How Safe is Your Food Container?
July 05, 2005
Bisphenol-A (BPA), a material used in household products such as baby bottles, food-storage containers and the lining of soda cans, imitates the sex hormone estradiol. It has been discovered that even the smallest amount of BPA can trigger detrimental changes in the body, including an increased risk of breast cancer.
However, BPA is not the only packaging material to be wary of, for reports have found all the plastics commonly used for food packaging can leach suspected hormone disruptors. That's why, according to a source from the International Plastics Task Force, the wisest heath choice is to store foods in glass or ceramic containers when possible and to avoid heating or microwaving foods in plastic.
Specific Plastics to Avoid
Polyvinyl Chloride (PVC or vinyl): used to make Reynolds Wrap and Polyvinyl Films cling wraps, the cling wrap most popularly used in grocery stores.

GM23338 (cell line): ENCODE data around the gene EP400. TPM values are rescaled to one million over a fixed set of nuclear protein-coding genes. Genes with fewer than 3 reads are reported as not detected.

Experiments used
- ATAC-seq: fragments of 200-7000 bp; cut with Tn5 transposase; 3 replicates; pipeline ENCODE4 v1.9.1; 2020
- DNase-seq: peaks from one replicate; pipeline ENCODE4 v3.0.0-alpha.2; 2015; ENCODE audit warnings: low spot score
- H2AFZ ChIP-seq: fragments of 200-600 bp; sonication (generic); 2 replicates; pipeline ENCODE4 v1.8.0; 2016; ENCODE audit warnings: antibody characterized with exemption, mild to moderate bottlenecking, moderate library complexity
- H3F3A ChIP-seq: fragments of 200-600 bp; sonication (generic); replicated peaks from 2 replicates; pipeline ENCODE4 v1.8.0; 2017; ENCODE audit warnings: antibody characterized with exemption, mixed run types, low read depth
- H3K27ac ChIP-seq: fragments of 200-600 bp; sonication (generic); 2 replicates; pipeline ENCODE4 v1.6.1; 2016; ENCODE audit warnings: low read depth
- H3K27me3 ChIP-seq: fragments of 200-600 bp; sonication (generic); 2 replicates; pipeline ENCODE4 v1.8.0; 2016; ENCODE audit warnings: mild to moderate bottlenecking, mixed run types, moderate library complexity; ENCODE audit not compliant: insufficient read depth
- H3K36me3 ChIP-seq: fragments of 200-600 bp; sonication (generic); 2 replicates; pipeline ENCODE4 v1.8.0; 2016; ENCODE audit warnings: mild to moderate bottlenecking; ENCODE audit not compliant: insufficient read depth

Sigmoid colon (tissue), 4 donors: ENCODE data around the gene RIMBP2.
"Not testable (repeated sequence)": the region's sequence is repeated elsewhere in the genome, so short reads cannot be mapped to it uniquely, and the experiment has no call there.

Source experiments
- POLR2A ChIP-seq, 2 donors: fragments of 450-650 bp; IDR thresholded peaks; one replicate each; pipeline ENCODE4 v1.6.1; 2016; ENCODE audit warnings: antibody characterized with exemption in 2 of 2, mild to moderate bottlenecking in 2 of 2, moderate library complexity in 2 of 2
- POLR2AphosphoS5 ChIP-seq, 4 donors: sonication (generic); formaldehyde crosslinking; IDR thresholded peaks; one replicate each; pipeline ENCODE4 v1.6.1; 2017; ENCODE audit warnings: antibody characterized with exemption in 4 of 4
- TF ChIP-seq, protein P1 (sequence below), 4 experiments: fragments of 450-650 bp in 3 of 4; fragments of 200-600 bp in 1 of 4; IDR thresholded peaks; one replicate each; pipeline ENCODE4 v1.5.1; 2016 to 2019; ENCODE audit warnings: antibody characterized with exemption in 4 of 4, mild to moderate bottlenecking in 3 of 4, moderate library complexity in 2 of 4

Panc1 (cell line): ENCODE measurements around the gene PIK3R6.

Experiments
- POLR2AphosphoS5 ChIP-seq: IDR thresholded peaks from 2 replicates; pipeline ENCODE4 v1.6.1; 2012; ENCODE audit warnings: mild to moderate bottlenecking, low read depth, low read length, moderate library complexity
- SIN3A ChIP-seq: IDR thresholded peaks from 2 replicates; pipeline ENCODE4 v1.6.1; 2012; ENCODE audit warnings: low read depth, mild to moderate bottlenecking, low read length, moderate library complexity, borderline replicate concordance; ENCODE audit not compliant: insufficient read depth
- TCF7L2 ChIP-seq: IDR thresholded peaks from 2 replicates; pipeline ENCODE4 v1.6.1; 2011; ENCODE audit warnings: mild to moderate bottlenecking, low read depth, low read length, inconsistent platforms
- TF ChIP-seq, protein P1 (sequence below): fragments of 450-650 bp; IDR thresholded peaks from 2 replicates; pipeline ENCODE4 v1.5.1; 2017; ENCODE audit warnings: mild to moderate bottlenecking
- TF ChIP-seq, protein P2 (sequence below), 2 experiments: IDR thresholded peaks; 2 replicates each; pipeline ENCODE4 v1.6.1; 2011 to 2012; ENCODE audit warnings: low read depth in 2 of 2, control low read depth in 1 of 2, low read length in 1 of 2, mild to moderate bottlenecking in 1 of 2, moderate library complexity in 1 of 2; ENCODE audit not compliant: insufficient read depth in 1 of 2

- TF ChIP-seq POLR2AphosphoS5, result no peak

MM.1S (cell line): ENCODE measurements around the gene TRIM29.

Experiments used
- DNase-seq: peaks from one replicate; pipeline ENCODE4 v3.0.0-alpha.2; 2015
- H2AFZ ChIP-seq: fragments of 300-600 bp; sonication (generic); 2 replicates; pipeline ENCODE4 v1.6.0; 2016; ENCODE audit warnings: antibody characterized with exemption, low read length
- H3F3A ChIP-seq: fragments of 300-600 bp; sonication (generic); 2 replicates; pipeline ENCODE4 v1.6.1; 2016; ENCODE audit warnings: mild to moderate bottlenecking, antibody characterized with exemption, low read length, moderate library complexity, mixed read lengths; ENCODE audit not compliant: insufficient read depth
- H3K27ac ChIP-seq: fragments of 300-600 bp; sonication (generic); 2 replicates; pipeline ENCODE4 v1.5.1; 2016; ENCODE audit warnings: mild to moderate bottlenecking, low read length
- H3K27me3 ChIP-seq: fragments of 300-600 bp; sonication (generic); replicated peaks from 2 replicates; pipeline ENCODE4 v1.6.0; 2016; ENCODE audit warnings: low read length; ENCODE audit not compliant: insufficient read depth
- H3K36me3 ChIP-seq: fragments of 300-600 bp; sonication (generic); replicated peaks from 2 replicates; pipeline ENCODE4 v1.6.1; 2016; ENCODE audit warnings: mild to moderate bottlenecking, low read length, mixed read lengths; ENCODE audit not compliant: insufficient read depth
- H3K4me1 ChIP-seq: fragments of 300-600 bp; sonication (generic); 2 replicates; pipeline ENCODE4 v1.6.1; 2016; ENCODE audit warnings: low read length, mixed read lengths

Polystyrene (PS): found in its non-inflated form in some disposable plastic cups and bowls and in most opaque plastic cutlery.
Polycarbonate (or "other" resins): used to make plastic baby bottles, 5-gallon water bottles, clear plastic "sippy" cups for children and some brands of plastic cutlery.
Further, since most grocery stores use PVC for their cling-wrapped cheeses and meats, it would also be wise to trim off the outer layer of such pre-packaged foods to reduce ingestion of DEHA--which has been found to cause reproductive effects and liver tumors in test animals. Canned foods, which can contain traces of bisphenol-A from the plastic inner lining of the can, may also be a source of concern.
International Plastics Task Force June, 2005